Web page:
Large competitors are often viewed as a
major threat for startups and small companies; big companies have more financial
resources and greater scale, market power
and brand awareness than smaller ones.
However, our research finds that a smaller
brand can actually benefit if consumers
can see the competitive threat it faces from
a larger organization.
When Cold Stone Creamery, a U.S.-based ice cream chain with about 1,400
stores, moved within 50 steps of a J.P. Licks
ice cream store in Newton, Massachusetts,
some people expected that J.P. Licks, a small,
locally owned company, would be beaten
out of the Newton market. But consumers
rallied around J.P. Licks, and Cold Stone
later closed its nearby location. When the
owner of the Los Angeles-based coffee store chain The Coffee Bean &
Tea Leaf could not stop a Starbucks coffee shop from moving in next
door, he was surprised to see his sales shoot up — so much so that he
started proactively colocating new stores next to Starbucks ones.
These examples are not anomalies. In six lab and field studies,
we explored the effects of having a large, dominant competitor
and found that highlighting a large competitor’s size and close
proximity can help smaller brands, instead of harming them.
(Detailed results of our findings can be found in “Positioning
Brands Against Large Competitors to Increase Sales,” forthcoming
in the Journal of Marketing Research. See “Related Research.”)
Compared to when they are in competition with brands that are
similar to them in size or when consumers view them outside of a
competitive context, small brands see consumer support go up
when they are faced with a competitive threat from large brands.
This support translates into higher purchase intention, more purchases and more favorable online reviews.
As part of our research, we conducted a field study at an indepen-
dent bookstore in Cambridge, Massachusetts. Upon entering the
bookstore, 163 prospective shoppers were exposed to one of three
versions of an in-store ad, emphasizing either the store’s large
competitors, small competitors or no com-
petition. Shoppers who read the “large
competitors” version were told that the
store’s main competitors are large corpora-
tions that have the ability to put small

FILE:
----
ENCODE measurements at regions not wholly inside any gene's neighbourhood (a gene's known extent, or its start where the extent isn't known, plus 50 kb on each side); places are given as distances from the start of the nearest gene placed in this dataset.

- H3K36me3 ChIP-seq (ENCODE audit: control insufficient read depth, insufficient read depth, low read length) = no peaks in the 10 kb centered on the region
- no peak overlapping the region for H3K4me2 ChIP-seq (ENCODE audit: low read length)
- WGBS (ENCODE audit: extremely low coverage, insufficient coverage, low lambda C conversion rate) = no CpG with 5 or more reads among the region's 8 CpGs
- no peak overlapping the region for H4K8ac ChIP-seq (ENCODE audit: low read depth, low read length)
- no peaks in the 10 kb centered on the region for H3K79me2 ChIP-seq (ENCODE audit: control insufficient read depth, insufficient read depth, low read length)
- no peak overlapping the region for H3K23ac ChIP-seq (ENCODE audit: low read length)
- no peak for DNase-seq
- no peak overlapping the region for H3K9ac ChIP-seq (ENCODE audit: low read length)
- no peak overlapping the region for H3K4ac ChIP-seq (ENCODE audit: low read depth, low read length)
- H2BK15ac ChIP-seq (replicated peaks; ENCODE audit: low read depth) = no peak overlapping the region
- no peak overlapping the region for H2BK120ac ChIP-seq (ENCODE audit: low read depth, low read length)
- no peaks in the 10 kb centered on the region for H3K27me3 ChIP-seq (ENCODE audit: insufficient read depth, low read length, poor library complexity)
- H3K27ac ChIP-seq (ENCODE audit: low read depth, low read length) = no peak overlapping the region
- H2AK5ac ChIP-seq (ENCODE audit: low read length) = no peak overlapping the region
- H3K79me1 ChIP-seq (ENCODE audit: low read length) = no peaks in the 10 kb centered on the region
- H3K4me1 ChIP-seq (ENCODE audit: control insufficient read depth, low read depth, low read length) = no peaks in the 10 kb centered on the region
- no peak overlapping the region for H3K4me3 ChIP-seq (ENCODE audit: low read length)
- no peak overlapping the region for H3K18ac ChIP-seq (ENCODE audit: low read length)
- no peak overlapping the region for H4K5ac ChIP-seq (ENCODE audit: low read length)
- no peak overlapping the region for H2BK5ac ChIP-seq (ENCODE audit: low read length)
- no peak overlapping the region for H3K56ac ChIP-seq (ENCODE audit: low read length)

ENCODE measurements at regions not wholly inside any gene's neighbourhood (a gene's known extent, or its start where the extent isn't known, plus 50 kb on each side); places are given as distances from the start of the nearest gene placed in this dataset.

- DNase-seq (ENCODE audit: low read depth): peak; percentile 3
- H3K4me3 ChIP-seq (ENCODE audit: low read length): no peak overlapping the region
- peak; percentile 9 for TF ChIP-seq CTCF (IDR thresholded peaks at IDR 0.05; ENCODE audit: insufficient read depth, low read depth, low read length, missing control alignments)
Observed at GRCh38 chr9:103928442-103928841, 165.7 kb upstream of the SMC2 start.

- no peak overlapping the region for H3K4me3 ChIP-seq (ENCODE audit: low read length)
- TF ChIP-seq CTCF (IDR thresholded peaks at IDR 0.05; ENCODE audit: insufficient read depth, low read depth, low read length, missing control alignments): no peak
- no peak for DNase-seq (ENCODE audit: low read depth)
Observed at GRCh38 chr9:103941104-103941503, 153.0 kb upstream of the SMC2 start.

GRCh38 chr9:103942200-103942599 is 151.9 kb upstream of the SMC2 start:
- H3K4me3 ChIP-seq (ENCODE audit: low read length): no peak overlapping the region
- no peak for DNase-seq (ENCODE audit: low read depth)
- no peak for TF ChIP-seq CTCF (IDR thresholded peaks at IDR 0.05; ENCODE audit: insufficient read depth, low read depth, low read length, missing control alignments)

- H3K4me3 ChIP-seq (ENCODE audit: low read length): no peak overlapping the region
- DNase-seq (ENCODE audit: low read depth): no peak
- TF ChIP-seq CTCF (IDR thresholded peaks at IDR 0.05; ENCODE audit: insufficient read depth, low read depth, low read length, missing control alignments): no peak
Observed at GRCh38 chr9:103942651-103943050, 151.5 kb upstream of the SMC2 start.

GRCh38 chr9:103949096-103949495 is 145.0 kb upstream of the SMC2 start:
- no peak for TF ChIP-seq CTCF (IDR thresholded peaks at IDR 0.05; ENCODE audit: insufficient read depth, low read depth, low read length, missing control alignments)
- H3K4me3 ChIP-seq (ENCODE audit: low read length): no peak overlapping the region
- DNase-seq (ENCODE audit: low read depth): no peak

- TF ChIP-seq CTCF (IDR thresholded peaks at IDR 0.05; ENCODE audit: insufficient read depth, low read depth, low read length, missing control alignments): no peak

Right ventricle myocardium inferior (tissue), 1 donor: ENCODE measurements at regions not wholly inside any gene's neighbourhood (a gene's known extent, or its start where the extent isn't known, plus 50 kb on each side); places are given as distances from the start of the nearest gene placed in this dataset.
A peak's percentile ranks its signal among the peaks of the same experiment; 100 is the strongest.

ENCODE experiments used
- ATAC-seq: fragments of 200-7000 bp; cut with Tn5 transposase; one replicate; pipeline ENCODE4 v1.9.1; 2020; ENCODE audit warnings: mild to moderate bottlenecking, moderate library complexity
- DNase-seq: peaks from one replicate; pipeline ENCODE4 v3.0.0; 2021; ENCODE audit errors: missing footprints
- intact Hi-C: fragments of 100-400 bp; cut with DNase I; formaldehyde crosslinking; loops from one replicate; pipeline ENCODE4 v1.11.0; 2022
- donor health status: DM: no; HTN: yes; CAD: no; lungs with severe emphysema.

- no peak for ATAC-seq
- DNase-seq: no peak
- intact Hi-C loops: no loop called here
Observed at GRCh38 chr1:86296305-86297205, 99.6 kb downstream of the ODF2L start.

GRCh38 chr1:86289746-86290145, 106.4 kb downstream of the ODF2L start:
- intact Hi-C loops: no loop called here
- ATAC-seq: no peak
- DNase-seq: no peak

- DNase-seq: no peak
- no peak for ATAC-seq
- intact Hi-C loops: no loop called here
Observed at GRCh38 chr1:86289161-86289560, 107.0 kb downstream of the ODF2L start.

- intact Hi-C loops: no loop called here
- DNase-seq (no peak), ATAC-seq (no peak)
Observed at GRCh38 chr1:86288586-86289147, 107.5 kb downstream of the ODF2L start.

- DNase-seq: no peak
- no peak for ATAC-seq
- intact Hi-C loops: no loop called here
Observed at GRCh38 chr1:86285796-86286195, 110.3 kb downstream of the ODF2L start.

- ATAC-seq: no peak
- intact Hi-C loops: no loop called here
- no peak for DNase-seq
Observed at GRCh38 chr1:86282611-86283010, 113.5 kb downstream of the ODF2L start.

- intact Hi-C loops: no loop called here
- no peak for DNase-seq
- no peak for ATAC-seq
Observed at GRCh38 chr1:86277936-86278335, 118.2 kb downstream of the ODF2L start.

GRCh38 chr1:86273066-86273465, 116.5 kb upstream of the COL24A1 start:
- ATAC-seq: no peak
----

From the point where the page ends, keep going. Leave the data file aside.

businesses such as this bookstore out of
business. The “small competitors” version
indicated the store’s main competitors are
other locally owned small bookstores in
Cambridge. In the “no competition” ver-
sion, participants were given no information
about the competitive environment. Shop-
pers were then given a $5 coupon, coded
with the in-store ad version they read. Ana-
lyzing shoppers’ sales receipts and the
number of redeemed coupons, we found
that shoppers were significantly more likely
to make a purchase after reading the “large
competitors” version of the in-store ad, compared to the “small com-
petitors” version or the no competition version. They also purchased
more items and spent more money at the store, compared to shop-
pers reading the “small competitors” or “no competition” versions.
These results suggest that framing the competitive game and empha-
sizing a competitive narrative against a larger company can help a
small establishment — and spur consumers to make a purchase that
supports the smaller competitor.
In subsequent studies, we tested this “framing-the-game” effect
in various contexts and product categories and further found that
support for a large brand decreases when consumers view it as being
in competition with a smaller brand. In one study, we asked participants to assess two hypothetical rival tire shops, “Tire World” and
“Tire Planet,” under three conditions — small vs. large, small vs.
small or large vs. large competitors. While participants indicated no
preference for the small or large shop when it was competing against
a competitor of similar size, the small vs. large competitive context
elicited a strong preference for the small rather than large shop. Participants indicated they were significantly more favorable to the
small “Tire World” shop in the small vs. large setting than in the
small vs. small, and significantly more adverse to the large “Tire
The Upside to Large Competitors
New research suggests that a smaller company can benefit by making consumers
aware that it competes against bigger corporations.
BY NEERU PAHARIA, ANAT KEINAN AND JILL AVERY
Jim Koch, founder of the Boston Beer Company,
has often contrasted his brewery’s size with that
of larger competitors.